Ultimately, unless he can stoke his dad’s confidence and coax him into asking his mom to the Enchantment Under the Sea dance, there’ll be no Marty in the future. This presents an external conflict he must overcome to achieve his goals of fame and adoration.

How to Use Plottr’s Goal Motivation and Conflict Template

If this sounds like a helpful device for building your own characters and stories, you’re in luck: with Plottr, incorporating the GMC template into your characters is easy.

Once you have Plottr setup on your computer, just follow these four steps to add the Character Bio template to your character:

  • Step 1: Open Plottr and start a new project (or open an existing one)

  • Step 2: Once the project is open, navigate to the Characters tab and click the + button to create a new character (or edit an existing one), then click Add Template

  • Step 3: Select Goal, Motivation, Conflict from the list of character templates and click Choose to add it to your character’s profile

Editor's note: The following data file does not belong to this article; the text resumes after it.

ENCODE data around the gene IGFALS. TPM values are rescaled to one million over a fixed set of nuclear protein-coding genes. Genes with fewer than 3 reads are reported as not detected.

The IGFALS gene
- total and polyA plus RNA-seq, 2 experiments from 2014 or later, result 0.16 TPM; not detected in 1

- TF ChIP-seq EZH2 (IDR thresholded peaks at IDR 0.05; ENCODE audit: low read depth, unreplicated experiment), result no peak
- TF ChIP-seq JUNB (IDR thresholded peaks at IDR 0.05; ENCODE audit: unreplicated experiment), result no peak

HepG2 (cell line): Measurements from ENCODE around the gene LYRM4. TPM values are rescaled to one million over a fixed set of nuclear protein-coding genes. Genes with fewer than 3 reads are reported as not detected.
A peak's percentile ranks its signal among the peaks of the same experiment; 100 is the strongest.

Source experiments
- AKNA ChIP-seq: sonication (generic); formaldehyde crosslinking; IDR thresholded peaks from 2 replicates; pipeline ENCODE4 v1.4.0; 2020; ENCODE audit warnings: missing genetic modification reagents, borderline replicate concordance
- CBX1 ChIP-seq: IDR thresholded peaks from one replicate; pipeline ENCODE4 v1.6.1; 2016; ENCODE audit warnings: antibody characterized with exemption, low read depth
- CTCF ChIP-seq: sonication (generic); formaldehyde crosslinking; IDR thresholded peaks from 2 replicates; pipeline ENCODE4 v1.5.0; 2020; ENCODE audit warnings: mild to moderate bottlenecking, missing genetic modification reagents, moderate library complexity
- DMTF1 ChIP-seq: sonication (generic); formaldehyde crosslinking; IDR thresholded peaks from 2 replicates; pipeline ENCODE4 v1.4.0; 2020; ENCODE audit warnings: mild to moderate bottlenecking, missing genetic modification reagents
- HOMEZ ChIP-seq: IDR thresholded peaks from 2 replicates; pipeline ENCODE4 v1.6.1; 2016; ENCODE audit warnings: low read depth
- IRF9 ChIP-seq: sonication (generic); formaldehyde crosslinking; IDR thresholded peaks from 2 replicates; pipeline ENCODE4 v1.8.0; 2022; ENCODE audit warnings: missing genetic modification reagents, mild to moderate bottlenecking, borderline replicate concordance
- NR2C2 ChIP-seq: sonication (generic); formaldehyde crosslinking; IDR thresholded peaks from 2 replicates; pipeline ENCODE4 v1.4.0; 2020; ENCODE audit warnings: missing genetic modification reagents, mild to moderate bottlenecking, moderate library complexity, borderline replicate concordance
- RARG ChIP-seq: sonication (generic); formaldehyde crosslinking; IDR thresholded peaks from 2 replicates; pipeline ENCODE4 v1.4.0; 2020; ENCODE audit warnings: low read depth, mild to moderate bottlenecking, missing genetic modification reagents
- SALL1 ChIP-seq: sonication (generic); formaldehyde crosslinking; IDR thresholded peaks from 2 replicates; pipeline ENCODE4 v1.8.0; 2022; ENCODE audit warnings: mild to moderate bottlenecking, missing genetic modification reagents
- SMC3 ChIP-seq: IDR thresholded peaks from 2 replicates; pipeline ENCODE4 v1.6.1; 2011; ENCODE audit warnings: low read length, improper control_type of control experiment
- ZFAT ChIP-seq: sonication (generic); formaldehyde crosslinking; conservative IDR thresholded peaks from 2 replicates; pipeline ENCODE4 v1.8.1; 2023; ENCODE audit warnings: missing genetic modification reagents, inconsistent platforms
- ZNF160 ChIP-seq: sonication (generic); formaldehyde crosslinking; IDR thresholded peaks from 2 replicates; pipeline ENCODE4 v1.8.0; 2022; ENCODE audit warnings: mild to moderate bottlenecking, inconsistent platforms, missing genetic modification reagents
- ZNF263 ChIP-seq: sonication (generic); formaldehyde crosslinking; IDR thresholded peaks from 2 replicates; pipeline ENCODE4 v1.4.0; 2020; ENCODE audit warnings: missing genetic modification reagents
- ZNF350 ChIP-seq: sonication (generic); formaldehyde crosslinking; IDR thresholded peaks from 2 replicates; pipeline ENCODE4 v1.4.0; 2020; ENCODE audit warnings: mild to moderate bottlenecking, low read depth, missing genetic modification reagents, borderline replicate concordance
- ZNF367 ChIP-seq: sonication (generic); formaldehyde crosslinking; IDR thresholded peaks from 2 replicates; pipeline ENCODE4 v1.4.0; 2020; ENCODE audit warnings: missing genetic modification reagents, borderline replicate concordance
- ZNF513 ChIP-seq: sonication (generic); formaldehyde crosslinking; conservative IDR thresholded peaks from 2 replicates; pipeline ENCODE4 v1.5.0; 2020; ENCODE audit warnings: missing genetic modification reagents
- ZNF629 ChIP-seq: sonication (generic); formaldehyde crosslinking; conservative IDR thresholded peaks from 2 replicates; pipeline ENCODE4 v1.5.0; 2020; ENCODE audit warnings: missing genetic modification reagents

• Step 4: Fill in the internal and external goals, motivations, and conflicts of your characters in Plottr!

Imagine the minds of each of your characters like an empty room, just waiting for the right combination of furniture to come together and make it livable. The Goal, Motivation, Conflict method of character building can help you pick out the right internal and external furnishings to flesh out that empty room.

If you’re ready to get started using the Character Bio template in Plottr, sign up for a free trial or purchase Plottr today and see how the Goal, Motivation, Conflict template among many other features! — can help you create more complex and compelling characters.

The Character Bio template also pairs well with these Plottr character development templates:

For more inspiration, check out these beat sheets for writers to see how some of your favorite stories can be distilled into powerful plot structures.

Goal Motivation Conflict template for writers
Table of Contents
    Add a header to begin generating the table of contents

    Start Your Free Trial of Plottr Today

    Join thousands of writers who outline and organize their books and stories with Plottr.

    Leave a Comment

    Your email address will not be published. Required fields are marked *